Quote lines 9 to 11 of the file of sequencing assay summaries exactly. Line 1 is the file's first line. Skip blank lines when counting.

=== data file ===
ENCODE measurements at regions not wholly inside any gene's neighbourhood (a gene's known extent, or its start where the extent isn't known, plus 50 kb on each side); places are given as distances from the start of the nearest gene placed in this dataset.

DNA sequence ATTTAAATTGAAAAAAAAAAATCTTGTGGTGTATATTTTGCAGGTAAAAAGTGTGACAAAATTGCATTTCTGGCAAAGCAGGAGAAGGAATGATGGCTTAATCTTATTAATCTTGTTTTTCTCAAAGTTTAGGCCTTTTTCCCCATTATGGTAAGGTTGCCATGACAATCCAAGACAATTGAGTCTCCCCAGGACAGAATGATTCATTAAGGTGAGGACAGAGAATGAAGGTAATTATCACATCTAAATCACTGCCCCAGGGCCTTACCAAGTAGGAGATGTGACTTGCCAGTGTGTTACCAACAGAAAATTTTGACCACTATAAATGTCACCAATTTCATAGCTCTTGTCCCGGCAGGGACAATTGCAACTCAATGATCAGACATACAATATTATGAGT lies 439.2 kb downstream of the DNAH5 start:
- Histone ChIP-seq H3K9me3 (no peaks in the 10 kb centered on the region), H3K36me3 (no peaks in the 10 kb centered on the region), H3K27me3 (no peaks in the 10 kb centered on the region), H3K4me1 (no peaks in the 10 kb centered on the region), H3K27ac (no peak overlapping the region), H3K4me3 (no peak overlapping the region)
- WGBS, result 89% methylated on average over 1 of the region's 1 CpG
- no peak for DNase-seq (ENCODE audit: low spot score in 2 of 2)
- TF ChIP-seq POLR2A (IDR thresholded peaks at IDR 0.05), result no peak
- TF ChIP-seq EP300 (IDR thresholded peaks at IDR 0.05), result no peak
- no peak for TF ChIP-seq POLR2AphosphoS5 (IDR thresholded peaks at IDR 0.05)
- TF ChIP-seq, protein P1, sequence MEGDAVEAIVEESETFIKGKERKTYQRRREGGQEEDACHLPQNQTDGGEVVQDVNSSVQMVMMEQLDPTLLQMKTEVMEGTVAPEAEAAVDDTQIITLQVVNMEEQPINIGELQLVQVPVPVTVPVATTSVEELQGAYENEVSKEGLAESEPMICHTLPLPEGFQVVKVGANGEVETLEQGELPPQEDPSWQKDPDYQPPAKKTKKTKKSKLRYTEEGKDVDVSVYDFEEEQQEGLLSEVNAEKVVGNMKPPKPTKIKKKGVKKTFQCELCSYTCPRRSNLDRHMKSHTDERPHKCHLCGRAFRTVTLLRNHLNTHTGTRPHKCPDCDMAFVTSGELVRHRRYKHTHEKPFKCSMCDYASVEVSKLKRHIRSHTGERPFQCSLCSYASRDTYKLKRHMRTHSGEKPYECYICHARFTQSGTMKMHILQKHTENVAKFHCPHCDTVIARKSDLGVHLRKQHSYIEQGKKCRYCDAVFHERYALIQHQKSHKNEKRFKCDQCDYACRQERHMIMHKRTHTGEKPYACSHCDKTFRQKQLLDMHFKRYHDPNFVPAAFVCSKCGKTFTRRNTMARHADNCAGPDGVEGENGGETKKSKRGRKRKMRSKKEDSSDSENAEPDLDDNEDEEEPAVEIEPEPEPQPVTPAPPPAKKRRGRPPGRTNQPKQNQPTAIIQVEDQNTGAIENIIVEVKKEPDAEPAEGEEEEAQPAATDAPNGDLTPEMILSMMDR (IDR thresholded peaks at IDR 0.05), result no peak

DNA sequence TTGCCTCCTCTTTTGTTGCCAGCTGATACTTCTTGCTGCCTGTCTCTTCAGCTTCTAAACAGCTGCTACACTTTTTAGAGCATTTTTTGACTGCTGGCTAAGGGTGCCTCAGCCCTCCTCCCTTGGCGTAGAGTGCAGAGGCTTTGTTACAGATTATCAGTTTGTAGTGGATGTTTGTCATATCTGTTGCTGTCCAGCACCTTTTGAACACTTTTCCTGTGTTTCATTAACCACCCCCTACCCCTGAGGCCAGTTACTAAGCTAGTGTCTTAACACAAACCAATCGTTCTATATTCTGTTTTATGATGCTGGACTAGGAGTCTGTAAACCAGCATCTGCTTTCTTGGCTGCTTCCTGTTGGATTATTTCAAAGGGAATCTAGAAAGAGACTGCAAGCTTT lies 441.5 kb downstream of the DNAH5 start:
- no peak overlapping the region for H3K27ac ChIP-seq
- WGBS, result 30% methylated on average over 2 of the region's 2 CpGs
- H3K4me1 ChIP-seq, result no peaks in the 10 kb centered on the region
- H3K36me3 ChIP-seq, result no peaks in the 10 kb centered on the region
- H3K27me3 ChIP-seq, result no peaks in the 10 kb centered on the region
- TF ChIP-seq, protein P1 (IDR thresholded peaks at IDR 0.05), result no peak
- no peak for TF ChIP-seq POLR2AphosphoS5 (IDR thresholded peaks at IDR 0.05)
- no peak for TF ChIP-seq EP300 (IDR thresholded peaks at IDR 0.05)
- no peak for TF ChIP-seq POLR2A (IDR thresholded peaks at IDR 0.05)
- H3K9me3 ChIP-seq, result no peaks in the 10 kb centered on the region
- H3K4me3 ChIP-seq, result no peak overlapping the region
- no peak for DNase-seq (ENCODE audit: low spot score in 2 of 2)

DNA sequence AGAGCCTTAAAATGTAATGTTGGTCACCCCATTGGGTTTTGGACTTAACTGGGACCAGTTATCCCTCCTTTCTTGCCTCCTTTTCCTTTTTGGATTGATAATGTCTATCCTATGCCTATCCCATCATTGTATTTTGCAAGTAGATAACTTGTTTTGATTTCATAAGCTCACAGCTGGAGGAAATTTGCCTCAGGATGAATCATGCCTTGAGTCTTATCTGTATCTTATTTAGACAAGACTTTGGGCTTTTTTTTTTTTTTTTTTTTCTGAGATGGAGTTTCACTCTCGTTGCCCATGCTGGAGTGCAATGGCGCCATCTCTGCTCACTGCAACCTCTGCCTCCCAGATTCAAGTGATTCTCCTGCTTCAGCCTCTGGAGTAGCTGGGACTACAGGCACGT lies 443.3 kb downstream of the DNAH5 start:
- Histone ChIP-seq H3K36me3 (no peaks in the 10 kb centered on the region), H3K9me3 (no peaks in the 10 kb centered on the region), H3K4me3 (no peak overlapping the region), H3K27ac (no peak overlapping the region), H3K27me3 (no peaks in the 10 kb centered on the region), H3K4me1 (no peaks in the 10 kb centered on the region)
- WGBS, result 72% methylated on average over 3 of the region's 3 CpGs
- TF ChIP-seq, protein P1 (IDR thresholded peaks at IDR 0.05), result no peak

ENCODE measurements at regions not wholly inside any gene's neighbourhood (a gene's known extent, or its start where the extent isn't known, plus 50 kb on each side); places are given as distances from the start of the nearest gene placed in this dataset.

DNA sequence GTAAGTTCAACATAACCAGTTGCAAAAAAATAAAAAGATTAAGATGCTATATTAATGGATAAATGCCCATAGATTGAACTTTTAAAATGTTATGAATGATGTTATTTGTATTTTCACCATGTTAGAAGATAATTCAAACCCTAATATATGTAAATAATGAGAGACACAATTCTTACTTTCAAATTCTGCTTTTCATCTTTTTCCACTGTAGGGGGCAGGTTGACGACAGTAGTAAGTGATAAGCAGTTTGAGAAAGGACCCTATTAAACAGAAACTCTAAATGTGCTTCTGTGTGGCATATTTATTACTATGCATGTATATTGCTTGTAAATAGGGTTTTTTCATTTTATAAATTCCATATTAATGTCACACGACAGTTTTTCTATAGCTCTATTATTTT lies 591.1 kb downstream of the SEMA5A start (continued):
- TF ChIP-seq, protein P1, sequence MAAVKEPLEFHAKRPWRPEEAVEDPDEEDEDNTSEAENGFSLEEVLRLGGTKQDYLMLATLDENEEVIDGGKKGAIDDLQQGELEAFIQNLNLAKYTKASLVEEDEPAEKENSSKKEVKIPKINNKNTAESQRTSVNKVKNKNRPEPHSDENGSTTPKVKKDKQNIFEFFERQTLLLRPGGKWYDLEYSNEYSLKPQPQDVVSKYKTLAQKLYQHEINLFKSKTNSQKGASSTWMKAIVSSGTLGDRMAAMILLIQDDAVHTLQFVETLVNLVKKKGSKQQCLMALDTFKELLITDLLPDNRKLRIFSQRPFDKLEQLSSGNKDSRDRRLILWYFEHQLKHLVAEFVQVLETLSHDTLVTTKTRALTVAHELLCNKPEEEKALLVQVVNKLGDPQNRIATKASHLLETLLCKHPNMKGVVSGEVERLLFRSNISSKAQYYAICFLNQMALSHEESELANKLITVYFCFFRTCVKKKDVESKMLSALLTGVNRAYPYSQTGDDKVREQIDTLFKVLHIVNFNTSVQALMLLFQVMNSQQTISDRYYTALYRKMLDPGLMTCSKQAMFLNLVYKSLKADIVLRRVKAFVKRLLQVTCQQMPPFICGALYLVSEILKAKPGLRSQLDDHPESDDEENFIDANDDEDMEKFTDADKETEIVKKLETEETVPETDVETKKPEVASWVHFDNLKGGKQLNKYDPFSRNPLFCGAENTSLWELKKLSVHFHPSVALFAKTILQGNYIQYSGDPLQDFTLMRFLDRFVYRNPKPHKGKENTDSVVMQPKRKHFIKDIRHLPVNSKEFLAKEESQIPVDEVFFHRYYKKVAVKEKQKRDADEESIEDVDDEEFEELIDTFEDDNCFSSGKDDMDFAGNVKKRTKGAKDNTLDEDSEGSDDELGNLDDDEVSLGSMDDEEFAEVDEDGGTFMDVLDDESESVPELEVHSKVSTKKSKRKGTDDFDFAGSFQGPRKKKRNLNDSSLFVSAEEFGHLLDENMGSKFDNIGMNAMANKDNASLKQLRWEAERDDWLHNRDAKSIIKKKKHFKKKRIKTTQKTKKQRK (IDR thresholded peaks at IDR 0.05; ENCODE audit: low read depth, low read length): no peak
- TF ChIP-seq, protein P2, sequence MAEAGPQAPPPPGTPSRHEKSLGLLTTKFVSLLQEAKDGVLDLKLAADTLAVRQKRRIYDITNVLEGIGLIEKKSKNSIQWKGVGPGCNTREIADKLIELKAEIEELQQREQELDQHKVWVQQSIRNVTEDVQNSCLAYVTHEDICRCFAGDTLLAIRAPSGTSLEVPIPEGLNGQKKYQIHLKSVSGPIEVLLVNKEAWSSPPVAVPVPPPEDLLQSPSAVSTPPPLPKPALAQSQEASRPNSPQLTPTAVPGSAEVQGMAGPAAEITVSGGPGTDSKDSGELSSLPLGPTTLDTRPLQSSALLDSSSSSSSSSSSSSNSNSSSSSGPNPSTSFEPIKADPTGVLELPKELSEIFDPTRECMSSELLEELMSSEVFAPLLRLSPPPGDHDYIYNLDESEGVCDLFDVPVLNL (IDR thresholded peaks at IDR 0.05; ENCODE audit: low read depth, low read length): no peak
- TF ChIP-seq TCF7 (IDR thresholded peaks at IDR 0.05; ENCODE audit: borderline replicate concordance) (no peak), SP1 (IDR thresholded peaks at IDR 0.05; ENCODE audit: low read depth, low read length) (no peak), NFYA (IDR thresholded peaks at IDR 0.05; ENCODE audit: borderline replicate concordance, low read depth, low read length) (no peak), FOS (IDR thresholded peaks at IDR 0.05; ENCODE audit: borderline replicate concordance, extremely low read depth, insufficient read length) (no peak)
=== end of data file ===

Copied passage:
- TF ChIP-seq, protein P1, sequence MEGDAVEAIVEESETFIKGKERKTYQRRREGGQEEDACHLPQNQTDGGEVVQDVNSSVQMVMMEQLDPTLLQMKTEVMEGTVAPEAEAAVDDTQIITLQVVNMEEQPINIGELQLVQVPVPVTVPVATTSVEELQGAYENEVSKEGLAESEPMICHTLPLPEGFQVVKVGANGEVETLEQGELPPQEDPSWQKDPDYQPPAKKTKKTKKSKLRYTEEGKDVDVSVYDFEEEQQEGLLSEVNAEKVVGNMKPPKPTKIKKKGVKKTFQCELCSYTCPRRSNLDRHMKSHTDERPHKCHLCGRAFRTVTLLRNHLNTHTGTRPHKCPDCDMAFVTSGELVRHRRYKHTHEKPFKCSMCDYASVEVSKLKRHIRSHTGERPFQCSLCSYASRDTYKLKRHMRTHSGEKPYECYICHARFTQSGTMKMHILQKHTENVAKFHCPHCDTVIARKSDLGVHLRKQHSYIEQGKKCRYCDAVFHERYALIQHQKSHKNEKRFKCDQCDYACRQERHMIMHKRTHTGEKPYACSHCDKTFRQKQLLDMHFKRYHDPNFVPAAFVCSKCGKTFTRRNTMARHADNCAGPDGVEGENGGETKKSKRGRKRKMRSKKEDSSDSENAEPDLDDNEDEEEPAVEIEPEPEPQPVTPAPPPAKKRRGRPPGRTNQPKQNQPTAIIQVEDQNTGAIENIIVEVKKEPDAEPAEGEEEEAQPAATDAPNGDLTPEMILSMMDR (IDR thresholded peaks at IDR 0.05), result no peak

DNA sequence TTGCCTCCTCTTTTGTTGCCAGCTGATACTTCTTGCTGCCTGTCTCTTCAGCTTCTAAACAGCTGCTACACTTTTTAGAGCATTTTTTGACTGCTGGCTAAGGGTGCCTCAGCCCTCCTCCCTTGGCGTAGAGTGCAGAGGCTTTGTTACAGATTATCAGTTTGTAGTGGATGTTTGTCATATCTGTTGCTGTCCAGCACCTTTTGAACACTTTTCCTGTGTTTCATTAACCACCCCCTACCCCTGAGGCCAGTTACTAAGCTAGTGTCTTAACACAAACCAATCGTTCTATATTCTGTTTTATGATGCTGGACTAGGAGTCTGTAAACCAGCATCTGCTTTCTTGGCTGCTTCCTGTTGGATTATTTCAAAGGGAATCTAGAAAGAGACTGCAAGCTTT lies 441.5 kb downstream of the DNAH5 start:
- no peak overlapping the region for H3K27ac ChIP-seq